Dear Tegan and Sara,
It’s 2002 and you guys just released your third album, If It Was You. The record is a little bit “indie rock” and a little bit folk and a little bit understated pop—a combination that works like a magical key to unlocking all of your best attributes. It sounds honest and genuine. These days, people are still calling you “Lilith Fair spin-offs” and throwing around names like Ani DiFranco and Alanis Morissette in trying to categorize you, but that’s a tough thing to do when all you two truly sound like are yourselves.
A little over ten years from now, critics will praise you for your “new pop direction” and your chart-topping, synthy single “Closer.” But right now, in 2002, If It Was You couldn’t even graze the charts, and it’s not trying to. Instead, it’s just softly playing from my headphones, and I’m listening intently to your fingers slide on your guitar strings and your gritty voices leisurely singing “Love pull your sore ribs in / I will pull your tangles out.”
This is the kind of intimacy that your music allows for—no, is made for—in 2002. And in ten years when you release your third DVD, “Get Along,” a live rendition of “Living Room” (the eighth track off of If It Was You) will set the stage, introducing the entire movie. And I’ll think about whether that means that you both feel that song still encompasses you two as songwriters and musicians, more so than your most recent work.
Your most recent work today, in 2013, is Heartthrob, the complete antithesis to If It Was You. This album is laden with electronic beats and hazy synthesizers and your voices are polished and neat. You explain your evolving sound as a product of a “calculated risk:” you both sat down and discussed what you wanted as musicians (your names on the Billboard charts, your songs on the Top 40 radio stations, your live shows in arenas). You made a conscious effort to “bite off a bigger piece of the mainstream,” as Tegan put it in an interview, and you succeeded. And I’m happy that you’ve achieved what you set out to achieve.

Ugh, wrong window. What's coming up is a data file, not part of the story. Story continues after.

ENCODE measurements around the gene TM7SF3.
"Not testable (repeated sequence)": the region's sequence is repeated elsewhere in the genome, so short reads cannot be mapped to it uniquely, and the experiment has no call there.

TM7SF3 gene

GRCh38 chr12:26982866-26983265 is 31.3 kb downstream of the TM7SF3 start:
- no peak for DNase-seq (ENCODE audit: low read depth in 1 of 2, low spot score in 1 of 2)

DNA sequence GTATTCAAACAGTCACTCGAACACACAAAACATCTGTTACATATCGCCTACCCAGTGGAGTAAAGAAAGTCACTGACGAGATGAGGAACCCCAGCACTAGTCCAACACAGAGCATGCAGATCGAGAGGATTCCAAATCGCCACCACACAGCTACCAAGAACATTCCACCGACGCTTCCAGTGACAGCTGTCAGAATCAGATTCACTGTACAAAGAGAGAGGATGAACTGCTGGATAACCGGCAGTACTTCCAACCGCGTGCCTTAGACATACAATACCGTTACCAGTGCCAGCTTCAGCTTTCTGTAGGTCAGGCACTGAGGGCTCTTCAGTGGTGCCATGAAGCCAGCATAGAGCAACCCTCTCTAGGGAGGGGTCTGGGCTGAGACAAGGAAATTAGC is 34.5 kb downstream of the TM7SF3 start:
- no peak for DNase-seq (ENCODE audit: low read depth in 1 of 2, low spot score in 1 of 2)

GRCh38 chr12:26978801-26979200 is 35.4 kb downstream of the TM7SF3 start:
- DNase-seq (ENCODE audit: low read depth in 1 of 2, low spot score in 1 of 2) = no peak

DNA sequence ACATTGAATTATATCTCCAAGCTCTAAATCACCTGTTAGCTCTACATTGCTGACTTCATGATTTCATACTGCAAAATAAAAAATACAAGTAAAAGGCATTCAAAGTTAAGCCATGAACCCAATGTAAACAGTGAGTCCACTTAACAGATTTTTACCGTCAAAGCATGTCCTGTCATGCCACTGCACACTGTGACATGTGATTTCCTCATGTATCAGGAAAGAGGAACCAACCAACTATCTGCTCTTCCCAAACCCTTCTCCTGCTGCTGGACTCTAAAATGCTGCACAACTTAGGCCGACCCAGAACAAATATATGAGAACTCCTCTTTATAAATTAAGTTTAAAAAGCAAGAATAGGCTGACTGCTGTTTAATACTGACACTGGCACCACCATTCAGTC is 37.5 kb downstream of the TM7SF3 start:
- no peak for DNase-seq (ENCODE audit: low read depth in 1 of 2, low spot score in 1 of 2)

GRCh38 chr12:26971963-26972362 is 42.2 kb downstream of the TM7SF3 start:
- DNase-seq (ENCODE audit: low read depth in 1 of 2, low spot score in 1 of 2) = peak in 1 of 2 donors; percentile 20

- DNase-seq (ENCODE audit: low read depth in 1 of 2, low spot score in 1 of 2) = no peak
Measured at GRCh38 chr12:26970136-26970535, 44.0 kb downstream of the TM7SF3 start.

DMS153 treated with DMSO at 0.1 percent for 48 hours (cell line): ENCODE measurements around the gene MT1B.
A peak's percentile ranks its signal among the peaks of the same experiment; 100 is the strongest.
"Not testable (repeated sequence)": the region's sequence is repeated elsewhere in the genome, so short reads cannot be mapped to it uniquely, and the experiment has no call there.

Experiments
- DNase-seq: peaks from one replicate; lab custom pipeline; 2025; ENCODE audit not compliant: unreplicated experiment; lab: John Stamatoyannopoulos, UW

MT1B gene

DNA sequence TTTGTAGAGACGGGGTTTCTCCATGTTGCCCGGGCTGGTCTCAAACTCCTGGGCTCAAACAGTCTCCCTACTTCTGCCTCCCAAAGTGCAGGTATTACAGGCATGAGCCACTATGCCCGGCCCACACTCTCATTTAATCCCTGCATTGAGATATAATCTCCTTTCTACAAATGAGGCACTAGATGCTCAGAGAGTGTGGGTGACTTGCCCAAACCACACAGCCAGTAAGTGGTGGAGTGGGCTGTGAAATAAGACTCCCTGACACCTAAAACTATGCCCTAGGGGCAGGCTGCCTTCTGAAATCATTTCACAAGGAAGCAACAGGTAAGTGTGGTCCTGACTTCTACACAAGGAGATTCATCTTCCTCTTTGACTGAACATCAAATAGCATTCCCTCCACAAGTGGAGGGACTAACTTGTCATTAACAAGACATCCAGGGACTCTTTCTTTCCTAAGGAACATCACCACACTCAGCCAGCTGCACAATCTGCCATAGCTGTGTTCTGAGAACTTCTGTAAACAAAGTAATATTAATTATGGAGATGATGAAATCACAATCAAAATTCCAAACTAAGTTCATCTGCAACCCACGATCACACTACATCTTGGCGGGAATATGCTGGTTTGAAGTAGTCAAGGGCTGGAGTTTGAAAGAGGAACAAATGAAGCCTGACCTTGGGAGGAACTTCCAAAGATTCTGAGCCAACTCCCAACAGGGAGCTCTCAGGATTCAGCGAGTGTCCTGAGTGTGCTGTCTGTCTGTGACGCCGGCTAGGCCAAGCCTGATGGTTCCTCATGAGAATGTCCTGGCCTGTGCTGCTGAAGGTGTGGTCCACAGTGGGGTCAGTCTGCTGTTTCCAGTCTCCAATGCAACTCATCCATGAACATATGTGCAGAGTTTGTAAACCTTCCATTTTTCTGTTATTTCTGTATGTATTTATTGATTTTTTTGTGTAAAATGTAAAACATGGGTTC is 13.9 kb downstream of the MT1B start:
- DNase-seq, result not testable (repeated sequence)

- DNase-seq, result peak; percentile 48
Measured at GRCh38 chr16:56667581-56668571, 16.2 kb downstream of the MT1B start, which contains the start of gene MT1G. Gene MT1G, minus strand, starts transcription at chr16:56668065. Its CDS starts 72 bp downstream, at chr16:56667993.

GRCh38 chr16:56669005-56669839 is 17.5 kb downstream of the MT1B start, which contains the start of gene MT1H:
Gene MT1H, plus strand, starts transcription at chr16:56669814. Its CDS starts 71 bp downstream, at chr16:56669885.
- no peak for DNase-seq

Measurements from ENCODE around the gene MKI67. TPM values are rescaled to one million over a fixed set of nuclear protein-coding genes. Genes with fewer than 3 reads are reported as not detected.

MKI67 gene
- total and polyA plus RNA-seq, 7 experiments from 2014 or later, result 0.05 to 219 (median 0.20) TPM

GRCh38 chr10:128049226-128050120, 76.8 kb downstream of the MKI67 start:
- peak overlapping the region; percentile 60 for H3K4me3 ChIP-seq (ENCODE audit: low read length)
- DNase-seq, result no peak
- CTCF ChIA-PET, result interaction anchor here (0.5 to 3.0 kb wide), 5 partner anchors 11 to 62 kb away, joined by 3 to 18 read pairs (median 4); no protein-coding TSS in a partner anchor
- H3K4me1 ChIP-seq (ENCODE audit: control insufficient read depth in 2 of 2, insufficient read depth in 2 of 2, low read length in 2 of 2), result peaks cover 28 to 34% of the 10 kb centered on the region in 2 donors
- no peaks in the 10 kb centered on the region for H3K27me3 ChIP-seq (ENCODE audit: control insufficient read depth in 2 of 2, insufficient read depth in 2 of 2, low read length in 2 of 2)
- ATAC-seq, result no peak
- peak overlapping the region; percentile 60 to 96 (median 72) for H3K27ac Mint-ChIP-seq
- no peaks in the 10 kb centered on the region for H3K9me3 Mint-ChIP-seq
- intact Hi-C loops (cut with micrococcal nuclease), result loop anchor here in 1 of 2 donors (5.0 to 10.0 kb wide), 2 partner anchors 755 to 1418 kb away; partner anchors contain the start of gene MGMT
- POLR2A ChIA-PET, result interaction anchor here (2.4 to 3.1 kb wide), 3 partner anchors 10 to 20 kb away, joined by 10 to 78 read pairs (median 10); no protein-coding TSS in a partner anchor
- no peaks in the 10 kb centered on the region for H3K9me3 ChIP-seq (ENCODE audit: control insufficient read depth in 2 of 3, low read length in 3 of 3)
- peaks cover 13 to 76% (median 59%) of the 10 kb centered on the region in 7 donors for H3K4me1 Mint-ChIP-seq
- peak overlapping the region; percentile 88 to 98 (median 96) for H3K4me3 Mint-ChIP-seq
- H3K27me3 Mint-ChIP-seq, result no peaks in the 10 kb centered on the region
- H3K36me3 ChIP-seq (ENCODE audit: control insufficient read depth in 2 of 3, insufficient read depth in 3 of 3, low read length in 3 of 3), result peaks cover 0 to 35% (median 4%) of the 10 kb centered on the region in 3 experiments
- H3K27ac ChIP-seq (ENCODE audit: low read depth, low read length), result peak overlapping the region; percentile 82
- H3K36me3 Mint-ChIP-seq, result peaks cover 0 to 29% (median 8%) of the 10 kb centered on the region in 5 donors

See, I’m not writing to you to tell you that you SOLD OUT. I’m your fan in the truest sense of the word: I’ll respect and support you two even when you stray pretty far away from what I’d normally dip into. The truth is I hate Heartthrob—it feels, to me, like your work on The Con, and So Jealous, and If It Was You was able to musically highlight all the nooks and crannies of your songwriting, whereas Heartthrob simply drowns your quirks in synths. But I can’t really knock an album that was pretty universally loved by critics and blogs and most of the general population (congrats, by the way, on making so many of this year’s “Best Of 2013” lists). In the end, I just can’t help wondering if you miss the way you once sounded as much as I do.